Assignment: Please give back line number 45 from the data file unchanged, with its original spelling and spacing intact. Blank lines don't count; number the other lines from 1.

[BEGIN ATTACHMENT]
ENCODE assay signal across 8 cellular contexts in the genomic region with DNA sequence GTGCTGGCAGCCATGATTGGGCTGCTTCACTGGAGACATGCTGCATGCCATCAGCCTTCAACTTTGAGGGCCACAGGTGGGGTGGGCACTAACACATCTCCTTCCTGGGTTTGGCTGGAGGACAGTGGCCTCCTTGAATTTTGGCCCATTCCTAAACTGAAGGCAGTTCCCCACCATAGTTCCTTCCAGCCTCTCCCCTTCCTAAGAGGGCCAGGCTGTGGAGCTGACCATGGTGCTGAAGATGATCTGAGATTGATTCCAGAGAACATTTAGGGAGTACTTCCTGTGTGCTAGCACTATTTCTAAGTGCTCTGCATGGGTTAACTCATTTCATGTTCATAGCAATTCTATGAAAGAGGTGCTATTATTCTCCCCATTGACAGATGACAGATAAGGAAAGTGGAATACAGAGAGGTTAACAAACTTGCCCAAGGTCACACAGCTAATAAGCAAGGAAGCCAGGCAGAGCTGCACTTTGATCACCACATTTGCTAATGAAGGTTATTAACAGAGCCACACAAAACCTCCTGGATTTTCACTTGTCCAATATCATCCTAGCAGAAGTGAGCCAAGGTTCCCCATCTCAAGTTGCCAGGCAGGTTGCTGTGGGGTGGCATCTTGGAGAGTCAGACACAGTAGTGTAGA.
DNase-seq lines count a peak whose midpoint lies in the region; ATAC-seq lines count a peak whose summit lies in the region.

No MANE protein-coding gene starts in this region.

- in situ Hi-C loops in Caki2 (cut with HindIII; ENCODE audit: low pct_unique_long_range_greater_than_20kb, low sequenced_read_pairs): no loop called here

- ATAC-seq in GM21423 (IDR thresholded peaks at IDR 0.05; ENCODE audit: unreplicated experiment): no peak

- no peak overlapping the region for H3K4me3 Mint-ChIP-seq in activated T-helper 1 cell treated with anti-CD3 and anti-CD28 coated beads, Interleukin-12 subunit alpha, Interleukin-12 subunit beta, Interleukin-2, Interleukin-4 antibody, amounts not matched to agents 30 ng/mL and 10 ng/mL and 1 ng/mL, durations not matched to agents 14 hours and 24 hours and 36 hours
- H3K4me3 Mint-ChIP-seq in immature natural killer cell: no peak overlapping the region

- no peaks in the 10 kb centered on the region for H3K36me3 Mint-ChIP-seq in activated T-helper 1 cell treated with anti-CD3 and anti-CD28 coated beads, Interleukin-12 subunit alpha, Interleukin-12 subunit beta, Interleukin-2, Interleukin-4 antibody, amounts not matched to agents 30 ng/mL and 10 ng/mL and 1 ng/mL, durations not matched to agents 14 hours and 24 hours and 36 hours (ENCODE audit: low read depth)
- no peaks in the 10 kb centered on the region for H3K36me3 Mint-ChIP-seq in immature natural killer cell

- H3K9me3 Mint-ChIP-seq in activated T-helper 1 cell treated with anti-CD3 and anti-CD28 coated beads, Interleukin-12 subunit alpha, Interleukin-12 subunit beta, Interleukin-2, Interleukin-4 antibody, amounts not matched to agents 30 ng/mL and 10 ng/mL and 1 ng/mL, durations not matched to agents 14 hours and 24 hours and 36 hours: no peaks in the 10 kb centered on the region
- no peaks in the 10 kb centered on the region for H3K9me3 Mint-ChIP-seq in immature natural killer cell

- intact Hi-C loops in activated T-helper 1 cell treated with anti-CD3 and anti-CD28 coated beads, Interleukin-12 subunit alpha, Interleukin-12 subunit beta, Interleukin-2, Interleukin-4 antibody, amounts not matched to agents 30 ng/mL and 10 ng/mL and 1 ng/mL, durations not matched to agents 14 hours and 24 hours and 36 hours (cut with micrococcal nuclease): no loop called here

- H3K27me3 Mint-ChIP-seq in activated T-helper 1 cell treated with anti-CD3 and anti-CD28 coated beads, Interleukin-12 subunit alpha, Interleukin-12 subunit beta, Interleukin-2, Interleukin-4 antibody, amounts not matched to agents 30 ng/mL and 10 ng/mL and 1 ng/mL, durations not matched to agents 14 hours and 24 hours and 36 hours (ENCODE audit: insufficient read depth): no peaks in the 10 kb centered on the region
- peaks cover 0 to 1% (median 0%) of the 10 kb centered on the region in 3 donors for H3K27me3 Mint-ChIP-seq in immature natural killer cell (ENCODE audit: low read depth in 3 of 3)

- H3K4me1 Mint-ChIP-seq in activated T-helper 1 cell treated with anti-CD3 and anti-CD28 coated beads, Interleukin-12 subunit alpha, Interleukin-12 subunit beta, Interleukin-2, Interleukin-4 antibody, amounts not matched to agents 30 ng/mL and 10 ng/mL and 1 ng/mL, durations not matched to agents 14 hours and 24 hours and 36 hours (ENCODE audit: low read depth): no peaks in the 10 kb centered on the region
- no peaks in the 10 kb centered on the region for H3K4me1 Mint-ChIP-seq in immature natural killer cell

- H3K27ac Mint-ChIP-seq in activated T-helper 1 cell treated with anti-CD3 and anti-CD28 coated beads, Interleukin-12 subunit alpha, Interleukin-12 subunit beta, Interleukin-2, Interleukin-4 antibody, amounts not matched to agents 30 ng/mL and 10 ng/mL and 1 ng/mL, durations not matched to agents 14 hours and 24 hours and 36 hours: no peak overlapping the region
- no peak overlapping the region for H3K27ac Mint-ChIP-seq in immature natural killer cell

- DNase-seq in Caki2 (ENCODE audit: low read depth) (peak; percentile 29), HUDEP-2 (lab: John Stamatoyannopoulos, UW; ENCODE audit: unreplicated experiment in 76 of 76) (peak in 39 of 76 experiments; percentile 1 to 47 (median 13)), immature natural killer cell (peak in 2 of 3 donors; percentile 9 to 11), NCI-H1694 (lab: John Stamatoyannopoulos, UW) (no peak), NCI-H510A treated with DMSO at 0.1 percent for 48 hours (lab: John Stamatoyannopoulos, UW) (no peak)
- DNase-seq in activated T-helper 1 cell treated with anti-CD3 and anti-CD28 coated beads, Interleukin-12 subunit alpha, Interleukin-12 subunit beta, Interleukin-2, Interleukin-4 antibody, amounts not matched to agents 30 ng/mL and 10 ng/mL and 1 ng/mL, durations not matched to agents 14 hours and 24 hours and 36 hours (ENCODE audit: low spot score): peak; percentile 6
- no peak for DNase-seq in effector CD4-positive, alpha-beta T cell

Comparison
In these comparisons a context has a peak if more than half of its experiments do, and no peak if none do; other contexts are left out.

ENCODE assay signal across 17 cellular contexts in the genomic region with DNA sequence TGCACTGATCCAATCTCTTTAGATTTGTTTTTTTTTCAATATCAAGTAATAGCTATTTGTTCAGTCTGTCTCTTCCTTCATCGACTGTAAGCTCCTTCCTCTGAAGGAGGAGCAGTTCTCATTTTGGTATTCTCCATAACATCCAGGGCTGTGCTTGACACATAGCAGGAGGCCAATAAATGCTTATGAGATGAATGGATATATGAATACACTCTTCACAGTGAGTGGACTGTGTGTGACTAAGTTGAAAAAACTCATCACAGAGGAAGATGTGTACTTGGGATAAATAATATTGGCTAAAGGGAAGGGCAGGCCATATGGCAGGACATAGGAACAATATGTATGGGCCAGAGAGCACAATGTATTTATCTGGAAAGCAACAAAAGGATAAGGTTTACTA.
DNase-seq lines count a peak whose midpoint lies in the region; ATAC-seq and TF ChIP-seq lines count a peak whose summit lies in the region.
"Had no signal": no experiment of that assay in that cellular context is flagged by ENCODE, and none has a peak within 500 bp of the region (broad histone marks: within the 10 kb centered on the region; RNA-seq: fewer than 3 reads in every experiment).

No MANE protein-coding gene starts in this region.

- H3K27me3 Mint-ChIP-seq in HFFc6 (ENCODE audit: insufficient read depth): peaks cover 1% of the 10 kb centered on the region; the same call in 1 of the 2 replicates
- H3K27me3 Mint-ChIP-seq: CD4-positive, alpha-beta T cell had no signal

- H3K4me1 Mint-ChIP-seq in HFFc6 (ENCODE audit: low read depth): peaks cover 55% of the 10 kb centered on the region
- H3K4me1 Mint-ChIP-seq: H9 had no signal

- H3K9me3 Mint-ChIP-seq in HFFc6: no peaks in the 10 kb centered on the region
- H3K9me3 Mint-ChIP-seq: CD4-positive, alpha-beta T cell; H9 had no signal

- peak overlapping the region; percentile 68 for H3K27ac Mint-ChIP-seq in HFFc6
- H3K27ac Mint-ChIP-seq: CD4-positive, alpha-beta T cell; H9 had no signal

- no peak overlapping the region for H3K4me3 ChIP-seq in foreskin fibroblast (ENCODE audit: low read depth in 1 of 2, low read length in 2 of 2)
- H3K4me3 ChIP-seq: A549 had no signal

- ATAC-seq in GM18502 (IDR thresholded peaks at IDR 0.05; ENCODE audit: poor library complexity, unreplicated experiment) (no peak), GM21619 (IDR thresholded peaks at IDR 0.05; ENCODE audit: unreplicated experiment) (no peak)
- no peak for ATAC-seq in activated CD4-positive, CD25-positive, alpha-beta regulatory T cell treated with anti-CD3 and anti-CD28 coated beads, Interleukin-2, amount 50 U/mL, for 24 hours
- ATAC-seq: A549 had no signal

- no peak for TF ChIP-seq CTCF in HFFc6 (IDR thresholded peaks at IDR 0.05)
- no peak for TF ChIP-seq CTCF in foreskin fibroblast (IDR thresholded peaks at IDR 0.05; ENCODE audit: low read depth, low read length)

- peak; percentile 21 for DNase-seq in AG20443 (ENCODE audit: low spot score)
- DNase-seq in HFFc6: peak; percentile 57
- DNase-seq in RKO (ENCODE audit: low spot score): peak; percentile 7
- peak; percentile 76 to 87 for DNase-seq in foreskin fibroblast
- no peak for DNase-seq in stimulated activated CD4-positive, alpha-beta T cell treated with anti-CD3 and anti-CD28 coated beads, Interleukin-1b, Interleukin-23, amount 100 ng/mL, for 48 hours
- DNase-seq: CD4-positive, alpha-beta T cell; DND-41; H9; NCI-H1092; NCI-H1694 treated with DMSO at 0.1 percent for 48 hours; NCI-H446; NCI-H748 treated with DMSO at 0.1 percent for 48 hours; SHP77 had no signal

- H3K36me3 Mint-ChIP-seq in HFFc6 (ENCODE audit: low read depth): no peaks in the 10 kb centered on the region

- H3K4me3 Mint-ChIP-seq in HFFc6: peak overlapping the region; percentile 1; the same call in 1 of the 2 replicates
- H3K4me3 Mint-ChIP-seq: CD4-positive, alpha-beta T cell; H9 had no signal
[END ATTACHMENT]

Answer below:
- DNase-seq in RKO (ENCODE audit: low spot score): peak; percentile 7